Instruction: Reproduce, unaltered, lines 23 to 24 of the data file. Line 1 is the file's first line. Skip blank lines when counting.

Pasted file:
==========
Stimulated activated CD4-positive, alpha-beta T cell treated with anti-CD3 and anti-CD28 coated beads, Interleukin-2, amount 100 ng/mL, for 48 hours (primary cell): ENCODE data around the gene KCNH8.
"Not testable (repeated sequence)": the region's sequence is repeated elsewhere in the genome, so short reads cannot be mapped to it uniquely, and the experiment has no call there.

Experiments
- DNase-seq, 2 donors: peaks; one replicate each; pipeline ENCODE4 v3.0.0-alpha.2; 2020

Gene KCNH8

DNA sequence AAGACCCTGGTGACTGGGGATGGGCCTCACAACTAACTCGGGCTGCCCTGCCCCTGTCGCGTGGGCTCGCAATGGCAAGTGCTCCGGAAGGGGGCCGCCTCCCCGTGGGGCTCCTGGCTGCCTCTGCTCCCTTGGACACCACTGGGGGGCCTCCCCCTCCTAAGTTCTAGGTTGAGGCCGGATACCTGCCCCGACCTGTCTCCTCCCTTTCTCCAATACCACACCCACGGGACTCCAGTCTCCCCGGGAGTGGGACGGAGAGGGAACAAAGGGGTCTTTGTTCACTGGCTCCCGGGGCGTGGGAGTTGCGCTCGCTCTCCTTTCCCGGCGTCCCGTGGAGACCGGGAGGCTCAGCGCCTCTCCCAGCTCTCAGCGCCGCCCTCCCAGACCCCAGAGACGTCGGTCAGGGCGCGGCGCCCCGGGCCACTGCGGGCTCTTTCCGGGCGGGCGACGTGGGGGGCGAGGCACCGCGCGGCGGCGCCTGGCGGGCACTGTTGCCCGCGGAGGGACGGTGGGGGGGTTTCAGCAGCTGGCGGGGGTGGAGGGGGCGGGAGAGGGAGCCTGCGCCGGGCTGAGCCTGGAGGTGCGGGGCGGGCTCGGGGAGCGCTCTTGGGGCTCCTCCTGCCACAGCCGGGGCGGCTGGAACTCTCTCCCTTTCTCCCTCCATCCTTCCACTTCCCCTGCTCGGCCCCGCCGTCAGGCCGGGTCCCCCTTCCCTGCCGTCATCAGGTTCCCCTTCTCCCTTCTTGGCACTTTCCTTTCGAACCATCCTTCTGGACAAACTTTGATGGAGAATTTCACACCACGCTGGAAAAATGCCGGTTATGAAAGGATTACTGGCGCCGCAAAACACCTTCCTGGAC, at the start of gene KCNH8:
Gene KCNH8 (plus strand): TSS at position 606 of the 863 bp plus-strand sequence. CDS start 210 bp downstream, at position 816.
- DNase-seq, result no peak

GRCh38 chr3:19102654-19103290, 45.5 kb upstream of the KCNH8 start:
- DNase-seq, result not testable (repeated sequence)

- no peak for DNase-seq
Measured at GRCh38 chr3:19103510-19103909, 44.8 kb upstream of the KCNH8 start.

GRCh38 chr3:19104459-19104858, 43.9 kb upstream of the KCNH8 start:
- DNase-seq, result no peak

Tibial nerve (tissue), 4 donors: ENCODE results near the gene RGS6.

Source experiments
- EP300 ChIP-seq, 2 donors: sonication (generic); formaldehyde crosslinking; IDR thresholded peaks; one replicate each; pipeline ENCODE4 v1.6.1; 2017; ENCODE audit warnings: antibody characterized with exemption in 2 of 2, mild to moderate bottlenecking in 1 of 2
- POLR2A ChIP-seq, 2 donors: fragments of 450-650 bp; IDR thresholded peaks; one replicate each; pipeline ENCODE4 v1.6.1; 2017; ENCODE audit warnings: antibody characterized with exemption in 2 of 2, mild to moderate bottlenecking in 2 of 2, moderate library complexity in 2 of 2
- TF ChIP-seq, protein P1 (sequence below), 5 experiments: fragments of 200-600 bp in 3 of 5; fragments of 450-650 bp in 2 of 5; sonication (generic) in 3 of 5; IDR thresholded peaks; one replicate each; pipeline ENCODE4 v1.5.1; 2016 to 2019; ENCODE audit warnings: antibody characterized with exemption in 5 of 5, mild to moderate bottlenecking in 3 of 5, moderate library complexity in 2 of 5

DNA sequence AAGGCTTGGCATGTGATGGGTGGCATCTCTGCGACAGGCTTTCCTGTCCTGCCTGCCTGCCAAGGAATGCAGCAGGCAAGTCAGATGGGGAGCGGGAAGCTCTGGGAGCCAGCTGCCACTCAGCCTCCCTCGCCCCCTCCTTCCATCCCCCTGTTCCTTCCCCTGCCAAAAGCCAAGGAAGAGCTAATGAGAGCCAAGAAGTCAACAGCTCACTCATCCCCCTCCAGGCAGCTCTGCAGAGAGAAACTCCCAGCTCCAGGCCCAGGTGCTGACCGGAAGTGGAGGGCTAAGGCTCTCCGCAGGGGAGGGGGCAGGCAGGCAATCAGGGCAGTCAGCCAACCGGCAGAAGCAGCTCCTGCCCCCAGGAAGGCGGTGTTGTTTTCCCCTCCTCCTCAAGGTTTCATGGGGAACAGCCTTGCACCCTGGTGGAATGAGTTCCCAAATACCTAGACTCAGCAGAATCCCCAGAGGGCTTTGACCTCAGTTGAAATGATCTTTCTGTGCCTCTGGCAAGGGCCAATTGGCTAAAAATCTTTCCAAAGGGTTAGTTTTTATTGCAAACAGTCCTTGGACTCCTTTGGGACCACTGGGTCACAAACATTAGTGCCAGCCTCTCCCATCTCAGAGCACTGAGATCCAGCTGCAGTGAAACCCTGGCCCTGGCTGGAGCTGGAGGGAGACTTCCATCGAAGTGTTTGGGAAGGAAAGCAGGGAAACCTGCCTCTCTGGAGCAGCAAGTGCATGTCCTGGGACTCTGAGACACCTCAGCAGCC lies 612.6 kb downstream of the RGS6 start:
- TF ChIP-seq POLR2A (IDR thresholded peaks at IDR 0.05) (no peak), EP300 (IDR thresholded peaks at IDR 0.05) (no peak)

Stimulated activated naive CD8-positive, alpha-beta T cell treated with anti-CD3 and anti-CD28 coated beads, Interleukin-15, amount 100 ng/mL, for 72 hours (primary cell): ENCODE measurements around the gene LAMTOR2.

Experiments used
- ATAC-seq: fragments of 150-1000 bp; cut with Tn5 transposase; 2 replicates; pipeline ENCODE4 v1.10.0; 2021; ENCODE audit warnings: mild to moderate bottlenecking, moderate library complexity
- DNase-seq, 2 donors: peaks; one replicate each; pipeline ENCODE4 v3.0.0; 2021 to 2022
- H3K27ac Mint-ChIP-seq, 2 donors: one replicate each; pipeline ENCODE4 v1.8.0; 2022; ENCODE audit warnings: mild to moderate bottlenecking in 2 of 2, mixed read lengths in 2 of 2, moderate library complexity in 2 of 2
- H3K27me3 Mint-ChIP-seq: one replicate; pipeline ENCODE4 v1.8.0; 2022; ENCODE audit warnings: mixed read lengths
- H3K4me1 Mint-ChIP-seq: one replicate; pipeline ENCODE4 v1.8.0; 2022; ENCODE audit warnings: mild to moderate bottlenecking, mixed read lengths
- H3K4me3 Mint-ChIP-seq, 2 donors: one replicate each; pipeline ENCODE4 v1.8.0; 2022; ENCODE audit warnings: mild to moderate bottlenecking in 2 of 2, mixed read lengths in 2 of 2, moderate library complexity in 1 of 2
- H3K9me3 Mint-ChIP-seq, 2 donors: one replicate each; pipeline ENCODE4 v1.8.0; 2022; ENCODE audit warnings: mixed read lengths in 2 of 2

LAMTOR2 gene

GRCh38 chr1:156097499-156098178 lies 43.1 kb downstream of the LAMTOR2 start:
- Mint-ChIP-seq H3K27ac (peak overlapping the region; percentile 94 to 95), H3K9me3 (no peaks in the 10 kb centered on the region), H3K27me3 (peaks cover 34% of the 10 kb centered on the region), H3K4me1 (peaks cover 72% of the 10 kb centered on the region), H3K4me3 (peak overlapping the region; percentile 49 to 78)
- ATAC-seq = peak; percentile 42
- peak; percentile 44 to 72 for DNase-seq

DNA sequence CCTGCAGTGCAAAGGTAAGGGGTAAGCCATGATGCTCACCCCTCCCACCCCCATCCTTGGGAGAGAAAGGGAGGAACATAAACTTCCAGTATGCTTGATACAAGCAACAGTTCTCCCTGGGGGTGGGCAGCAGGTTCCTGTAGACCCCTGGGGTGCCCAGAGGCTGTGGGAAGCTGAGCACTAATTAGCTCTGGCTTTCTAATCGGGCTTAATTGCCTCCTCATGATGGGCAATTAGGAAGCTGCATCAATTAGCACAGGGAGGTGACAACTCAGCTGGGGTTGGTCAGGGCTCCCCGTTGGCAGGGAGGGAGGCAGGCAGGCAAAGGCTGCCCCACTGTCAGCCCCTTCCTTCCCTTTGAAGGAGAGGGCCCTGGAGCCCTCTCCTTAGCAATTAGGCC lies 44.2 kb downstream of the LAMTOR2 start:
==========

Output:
Experiments used
- ATAC-seq: fragments of 150-1000 bp; cut with Tn5 transposase; 2 replicates; pipeline ENCODE4 v1.10.0; 2021; ENCODE audit warnings: mild to moderate bottlenecking, moderate library complexity